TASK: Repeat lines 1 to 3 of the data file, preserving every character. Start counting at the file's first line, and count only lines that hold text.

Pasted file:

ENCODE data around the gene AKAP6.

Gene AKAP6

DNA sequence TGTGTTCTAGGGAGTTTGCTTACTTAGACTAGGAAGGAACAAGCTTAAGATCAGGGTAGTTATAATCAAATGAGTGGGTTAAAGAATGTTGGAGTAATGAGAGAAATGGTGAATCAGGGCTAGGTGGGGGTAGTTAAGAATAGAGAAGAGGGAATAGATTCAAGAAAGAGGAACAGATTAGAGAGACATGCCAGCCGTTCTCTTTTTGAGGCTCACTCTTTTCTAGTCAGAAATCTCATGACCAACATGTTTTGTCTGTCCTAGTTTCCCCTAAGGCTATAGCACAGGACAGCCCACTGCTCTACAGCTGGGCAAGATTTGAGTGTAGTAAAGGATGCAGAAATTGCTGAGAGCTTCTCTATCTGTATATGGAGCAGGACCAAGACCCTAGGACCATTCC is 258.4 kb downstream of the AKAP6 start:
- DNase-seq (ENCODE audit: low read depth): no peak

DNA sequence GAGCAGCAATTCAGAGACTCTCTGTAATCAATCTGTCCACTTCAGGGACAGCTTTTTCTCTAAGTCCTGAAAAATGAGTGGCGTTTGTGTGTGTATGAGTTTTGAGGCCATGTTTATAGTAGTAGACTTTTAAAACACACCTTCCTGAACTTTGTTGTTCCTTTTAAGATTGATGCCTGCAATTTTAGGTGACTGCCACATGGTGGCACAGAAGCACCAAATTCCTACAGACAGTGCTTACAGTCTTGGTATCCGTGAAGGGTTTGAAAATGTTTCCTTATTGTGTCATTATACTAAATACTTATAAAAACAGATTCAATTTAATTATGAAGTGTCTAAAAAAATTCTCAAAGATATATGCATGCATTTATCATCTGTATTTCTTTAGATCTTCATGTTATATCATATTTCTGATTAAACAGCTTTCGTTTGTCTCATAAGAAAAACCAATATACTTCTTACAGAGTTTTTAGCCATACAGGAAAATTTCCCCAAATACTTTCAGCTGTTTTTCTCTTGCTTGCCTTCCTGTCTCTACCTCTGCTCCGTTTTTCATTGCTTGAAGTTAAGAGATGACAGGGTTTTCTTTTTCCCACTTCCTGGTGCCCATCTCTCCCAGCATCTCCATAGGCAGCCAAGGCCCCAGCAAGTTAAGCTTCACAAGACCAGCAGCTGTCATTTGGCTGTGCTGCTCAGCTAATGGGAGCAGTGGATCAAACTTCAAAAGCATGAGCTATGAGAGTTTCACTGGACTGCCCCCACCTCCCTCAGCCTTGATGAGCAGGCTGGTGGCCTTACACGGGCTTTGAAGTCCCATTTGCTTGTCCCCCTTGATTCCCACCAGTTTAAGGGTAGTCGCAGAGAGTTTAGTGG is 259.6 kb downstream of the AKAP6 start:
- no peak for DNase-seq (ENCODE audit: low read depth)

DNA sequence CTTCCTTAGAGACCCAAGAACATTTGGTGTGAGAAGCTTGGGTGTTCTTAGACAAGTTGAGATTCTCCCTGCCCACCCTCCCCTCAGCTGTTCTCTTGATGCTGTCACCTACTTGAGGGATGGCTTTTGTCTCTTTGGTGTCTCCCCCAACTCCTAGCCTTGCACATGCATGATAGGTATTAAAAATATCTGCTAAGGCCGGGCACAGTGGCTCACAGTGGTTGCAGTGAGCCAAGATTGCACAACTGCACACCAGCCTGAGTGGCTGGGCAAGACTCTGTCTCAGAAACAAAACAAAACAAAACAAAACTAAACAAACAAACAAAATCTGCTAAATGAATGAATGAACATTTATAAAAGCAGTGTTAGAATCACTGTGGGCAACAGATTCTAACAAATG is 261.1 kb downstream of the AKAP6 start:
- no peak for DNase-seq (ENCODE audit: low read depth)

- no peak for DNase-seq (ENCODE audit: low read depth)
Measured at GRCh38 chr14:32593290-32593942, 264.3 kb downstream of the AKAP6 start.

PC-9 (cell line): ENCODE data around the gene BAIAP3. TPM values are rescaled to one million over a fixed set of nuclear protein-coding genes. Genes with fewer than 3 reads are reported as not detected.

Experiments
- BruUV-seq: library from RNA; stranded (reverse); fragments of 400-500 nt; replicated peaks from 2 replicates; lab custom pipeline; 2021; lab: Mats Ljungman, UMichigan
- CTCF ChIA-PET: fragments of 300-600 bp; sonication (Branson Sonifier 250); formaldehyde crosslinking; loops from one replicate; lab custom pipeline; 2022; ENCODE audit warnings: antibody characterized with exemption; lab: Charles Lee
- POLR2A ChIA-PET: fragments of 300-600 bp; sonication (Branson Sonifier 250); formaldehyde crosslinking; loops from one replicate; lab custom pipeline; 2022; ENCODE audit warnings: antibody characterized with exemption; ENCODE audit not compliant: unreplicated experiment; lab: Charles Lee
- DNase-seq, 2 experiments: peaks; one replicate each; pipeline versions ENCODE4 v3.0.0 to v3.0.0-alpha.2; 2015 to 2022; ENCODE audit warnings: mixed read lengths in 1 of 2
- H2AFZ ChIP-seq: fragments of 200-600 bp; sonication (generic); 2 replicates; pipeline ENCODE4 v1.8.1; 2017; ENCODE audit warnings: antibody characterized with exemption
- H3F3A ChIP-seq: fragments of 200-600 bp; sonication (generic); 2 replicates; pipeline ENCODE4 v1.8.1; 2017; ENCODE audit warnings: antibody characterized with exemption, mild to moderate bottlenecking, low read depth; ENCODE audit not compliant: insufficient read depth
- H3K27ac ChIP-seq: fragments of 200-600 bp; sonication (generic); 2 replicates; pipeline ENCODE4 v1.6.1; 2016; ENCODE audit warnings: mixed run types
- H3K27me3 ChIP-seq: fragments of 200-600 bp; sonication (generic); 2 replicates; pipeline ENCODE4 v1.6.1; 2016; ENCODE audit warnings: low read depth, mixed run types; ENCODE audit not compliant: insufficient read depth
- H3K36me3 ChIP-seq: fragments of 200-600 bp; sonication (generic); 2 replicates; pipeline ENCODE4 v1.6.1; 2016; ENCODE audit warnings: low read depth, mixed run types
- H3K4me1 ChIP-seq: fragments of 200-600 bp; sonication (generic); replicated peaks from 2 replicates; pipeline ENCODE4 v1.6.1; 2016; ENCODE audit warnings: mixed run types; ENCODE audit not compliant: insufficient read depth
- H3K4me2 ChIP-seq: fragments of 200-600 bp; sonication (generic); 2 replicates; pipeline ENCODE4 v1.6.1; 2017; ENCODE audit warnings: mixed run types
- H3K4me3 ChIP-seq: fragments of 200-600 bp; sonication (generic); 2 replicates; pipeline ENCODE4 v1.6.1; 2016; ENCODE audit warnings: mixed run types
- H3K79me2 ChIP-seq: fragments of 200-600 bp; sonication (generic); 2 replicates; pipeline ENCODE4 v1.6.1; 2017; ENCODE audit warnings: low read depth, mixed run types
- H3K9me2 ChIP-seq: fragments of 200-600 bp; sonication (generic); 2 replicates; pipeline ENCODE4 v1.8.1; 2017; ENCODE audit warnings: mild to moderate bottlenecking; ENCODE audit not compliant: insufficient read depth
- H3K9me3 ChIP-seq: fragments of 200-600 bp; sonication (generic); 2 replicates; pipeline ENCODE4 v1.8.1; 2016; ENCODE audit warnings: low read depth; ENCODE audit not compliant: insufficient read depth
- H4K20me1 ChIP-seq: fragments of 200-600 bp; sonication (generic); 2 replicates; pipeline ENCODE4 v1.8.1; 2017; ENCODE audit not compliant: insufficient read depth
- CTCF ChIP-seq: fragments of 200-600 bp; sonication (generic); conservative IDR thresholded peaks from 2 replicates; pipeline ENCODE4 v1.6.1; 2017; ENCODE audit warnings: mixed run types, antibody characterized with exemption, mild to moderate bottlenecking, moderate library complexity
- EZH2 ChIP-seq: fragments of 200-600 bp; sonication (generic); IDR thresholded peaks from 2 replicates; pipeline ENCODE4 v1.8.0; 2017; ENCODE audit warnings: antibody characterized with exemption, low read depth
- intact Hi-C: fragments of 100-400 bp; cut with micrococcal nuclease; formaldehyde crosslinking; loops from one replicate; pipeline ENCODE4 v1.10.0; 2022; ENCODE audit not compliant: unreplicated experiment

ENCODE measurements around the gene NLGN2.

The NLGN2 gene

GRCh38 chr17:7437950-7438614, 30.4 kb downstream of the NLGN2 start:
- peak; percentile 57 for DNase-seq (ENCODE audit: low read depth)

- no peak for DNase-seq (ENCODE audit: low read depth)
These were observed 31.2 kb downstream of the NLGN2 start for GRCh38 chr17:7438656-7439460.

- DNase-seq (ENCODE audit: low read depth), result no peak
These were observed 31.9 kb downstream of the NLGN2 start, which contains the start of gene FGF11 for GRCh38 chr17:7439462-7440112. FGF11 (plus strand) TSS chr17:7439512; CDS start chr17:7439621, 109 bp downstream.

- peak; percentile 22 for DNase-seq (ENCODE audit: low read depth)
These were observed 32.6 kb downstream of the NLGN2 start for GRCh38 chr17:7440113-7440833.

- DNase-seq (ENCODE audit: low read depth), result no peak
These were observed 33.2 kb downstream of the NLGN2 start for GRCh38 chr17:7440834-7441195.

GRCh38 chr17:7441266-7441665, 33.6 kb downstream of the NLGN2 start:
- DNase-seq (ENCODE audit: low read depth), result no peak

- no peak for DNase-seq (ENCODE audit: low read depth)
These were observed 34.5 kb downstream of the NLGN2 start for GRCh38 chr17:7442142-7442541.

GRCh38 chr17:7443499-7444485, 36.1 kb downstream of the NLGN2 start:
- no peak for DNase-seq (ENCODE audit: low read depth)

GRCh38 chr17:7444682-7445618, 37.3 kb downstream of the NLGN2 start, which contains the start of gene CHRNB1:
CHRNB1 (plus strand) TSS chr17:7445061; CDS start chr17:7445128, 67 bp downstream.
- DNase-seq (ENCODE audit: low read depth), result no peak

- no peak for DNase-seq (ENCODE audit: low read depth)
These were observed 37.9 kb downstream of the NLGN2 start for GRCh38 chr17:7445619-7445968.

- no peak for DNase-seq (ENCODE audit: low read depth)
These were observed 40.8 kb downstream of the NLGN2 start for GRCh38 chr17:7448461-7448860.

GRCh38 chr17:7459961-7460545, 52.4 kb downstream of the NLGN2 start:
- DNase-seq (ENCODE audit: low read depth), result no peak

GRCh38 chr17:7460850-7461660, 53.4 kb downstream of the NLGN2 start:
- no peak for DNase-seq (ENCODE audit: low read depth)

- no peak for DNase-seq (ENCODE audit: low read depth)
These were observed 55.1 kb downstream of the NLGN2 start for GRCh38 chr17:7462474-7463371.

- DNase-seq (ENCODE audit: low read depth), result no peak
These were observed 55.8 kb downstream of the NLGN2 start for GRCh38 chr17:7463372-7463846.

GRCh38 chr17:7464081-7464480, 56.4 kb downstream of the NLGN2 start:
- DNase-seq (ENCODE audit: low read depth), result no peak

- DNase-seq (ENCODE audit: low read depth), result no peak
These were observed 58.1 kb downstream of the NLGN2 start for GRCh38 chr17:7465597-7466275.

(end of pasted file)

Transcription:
ENCODE data around the gene AKAP6.

Gene AKAP6

DNA sequence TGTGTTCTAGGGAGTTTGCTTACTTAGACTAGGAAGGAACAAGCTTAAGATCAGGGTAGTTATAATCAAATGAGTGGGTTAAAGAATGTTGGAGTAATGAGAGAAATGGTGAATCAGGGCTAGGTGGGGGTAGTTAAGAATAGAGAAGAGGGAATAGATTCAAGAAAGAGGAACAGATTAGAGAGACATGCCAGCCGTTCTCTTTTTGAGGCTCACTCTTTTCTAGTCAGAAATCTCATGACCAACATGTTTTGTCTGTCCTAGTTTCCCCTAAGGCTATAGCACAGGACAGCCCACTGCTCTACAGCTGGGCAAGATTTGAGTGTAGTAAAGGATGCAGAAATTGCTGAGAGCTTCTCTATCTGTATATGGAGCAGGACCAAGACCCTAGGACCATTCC is 258.4 kb downstream of the AKAP6 start: